Today was a day that could be best described as “Character Building”
It started off fine into the sunshine of Chumphon. We were a little slow out of the blocks, party because we had a hotel breakfast and partly because we\re both feeling a little sub-par. We have a general level of fatigue but also between a chest infection and Siubhan’s swollen ankle, sleep was less than usual.
The sunshine is hot when it shines on you and it was another day for the Factor 50. The exit from the city of Chumphon was swift and sudden, there’s not much suburbs and we were straight into the countryside again of lush greenery before we hit the main road (41) at 10km. Siubhan had done the research and she knew there was a Cafe Amazon at 12km for espresso and cappuccino. Also, the 7-11 for the usual provisions and to top up the water in our backpacks and bottles. The bonus at this stop was the ginger cat that was stretched out on the bench seating that Siubhan befriended for 15 minutes.
The 41 was a bit of a chore, undulating and we were finding it hard work. But the sun gradually disappeared behind clouds so at least we weren’t being baked. Just before leaving the 41 at the 36km point there was another Cafe Amazon, so it was time for a caffeine refill.
Once we were off the 41, things changed quickly. Firstly, I had planned a scenic route and scenic means bumps. The second thing that happened was that the clouds darkened. At the moment, this part of Thailand seems to be a bit like Florida in August and a rainstorm is scheduled every day at 3pm. But bigger hills means bigger rainstorms and this is where the character building stuff came in. Pushing that weight up and down hills in microbursts was hard work the chatter between us went to silence and vital comms only.
Bits of it were absolutely stunning and the steepest bit we encountered was, thankfully, downhill. Rolling at 170kg in the wet down that hill, I was really grateful of the investment in good brakes and tyres but I wanted to see what they could do and I brake tested myself which gave me a smile and great confidence that we could stop pretty quickly if needed.
After the seaside bumps and cliff-tops we followed the beach for the last 10km at sea level in the wet. It’s pretty deserted in this part of the world, but we knew it would be. In fact, the only suitable place to lay our head for the night that was coming up on Booking.com and Agoda was the Tusita resort. At 3700THB, it’s the most expensive place we’ve stayed yet but it’s a lovely 4* collection of stilted bungalows set just back from the beach in a remote area. There’s a little Thai hamlet a couple of km to the south of us but the run in to this place felt almost post-apocalyptic with deserted run-down resorts and abandoned buildings.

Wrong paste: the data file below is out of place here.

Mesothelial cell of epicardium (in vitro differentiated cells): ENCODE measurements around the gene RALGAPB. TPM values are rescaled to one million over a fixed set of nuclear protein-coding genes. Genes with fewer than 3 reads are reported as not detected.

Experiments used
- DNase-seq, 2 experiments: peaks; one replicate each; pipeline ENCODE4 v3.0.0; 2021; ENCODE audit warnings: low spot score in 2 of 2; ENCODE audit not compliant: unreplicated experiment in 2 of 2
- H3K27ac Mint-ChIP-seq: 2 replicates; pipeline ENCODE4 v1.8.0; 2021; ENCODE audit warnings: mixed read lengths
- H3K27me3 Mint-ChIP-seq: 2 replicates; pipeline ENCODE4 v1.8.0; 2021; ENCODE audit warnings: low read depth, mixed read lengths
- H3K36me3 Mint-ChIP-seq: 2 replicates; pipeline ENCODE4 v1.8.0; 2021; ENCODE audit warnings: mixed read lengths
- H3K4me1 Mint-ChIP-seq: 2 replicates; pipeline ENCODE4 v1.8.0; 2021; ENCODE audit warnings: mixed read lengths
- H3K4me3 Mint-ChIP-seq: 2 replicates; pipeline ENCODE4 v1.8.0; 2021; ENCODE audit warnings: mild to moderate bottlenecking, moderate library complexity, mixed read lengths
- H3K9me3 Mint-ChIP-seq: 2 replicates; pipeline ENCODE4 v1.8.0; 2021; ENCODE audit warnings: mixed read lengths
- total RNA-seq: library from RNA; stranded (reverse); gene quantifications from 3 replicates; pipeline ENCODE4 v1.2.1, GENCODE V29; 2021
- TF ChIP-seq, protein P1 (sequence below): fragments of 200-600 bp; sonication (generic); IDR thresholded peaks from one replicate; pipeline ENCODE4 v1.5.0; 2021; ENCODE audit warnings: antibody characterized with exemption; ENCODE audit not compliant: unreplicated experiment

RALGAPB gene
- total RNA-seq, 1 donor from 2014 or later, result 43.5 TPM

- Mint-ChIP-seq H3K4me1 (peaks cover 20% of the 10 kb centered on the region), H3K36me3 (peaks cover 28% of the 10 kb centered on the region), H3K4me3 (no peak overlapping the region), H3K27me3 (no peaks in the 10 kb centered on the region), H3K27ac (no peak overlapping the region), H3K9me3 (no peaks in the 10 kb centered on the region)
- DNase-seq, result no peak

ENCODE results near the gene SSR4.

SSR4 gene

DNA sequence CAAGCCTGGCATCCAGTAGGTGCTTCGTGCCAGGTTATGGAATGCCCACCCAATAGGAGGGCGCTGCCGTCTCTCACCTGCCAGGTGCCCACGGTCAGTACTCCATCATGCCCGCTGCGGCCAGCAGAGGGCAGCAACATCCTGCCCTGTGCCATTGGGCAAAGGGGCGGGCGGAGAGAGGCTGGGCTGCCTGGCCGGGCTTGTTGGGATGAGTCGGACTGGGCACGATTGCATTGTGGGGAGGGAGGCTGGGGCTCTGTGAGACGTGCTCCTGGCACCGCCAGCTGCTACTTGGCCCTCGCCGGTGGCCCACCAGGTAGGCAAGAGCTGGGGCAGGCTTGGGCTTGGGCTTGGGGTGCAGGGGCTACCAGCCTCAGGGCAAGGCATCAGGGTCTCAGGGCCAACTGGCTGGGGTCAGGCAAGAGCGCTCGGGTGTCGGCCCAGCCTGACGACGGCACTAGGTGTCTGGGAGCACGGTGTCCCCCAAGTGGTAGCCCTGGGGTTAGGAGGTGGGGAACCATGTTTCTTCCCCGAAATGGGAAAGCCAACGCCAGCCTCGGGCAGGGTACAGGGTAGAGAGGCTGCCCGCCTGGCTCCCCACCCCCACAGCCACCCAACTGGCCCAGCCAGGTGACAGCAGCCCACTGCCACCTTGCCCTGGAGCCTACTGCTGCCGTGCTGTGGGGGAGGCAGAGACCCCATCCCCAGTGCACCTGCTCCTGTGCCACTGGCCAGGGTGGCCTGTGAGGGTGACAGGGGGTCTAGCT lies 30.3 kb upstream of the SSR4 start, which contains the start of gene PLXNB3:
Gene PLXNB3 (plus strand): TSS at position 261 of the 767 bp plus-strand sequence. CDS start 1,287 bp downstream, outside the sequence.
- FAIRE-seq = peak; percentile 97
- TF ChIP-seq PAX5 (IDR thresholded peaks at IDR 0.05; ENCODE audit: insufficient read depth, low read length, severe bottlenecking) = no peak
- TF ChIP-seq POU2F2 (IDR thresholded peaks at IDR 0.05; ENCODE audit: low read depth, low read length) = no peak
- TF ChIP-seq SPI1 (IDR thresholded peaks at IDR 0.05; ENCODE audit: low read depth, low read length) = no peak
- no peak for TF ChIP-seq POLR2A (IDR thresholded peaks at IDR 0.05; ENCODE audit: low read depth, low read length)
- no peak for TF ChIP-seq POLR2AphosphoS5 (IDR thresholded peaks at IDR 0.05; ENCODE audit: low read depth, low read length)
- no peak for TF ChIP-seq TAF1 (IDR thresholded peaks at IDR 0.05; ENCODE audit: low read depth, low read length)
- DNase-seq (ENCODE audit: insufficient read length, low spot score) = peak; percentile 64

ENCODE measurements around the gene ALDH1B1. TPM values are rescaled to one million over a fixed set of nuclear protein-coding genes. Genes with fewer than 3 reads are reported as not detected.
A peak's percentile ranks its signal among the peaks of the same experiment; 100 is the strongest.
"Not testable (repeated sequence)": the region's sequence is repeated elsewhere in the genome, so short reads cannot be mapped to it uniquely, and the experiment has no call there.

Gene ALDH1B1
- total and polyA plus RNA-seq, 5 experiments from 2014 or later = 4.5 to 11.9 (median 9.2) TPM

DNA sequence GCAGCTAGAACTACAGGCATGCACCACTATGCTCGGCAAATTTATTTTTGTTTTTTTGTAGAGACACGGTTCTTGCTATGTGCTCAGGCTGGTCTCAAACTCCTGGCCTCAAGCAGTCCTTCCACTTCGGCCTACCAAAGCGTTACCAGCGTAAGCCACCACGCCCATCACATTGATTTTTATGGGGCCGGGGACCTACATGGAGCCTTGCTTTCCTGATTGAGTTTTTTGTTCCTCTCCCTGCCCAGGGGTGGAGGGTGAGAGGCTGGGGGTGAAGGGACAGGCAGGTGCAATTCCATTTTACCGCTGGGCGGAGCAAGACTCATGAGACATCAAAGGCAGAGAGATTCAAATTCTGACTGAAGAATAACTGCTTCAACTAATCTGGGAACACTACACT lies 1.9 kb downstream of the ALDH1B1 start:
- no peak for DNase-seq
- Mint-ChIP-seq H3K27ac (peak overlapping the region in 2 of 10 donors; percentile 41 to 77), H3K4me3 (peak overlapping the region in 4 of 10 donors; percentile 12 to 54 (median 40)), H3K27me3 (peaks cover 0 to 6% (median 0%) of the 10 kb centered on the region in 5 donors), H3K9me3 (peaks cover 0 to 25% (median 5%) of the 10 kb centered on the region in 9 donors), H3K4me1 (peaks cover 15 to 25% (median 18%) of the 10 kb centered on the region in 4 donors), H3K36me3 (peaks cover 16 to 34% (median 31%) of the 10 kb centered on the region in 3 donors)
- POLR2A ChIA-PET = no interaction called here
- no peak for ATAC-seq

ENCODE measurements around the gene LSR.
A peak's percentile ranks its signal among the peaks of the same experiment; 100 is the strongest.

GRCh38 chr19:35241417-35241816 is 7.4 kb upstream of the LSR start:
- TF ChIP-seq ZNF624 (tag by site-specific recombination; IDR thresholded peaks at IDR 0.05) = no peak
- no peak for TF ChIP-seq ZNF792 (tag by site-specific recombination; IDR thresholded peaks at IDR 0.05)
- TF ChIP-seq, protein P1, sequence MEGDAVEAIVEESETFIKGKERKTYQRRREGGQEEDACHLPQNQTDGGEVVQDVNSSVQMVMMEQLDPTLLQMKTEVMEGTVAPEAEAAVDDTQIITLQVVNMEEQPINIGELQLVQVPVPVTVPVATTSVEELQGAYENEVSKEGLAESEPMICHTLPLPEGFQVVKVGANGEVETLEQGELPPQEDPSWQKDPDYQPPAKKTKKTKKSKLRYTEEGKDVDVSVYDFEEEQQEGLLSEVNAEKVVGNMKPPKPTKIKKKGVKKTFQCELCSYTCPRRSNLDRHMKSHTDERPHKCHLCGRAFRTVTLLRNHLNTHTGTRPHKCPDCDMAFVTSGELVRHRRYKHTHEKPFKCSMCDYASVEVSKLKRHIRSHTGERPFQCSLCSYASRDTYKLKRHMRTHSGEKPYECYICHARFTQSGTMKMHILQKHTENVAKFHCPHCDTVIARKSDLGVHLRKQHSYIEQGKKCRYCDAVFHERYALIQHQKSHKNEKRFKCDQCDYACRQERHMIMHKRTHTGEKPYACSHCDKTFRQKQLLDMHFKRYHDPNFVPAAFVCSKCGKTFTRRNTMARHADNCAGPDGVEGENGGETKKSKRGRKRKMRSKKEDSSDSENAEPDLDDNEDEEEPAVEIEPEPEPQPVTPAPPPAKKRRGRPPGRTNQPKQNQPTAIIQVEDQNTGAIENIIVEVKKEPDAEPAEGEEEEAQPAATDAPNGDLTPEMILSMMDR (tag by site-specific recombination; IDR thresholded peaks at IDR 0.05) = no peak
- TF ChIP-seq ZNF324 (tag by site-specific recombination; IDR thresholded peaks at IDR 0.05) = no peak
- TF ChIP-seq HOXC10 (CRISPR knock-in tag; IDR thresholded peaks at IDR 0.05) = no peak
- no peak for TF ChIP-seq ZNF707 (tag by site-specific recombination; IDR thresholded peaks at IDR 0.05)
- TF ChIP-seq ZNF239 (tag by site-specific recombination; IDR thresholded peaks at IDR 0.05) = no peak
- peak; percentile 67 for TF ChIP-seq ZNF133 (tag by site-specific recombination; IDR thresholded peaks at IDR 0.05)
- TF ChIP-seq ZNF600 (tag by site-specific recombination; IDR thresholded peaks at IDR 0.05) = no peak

The resort itself is also surreal in its lack of guests. When we arrived it was like we’d woken the staff up. The behaviour was as you expect from a place of this quality but probably just a little too attentive. The manager met us and supervised the check-in making sure that we had cold, wet towels for our very sweaty faces.
As we were walked to our bungalow out in the rainforest* we had 4 people accompany us sort of trying to help but it’s far easier if we just manipulate our bikes ourselves now.
The room is lovely and very well appointed. There’s a paradox that we’re possibly the remotest we have been yet and probably have the best selection of western TV channels that we have seen on this trip.
But now it’s nearly 10pm we’ve just had dinner in the deserted restaurant. Deserted all but for one lonely English chap dining alone. 2 mins later, we’ve established he’s a bizjet pilot here on a gig flying a Gulfstream 650 and this is the closest hotel that had any availability. We had a good chat but he reminded us very much of the life of a good friend, an ILS calibration pilot, stuck out in the middle of nowhere waiting for the time for wheels up.
Off to bed now. The adventure continues but today was a challenging one for both of us.
* Long conversation to be had here on whether it’s still a rainforest, it’s not now due to the plantation deforestation and it now has a dry season, but there’s a reason it’s all so green around here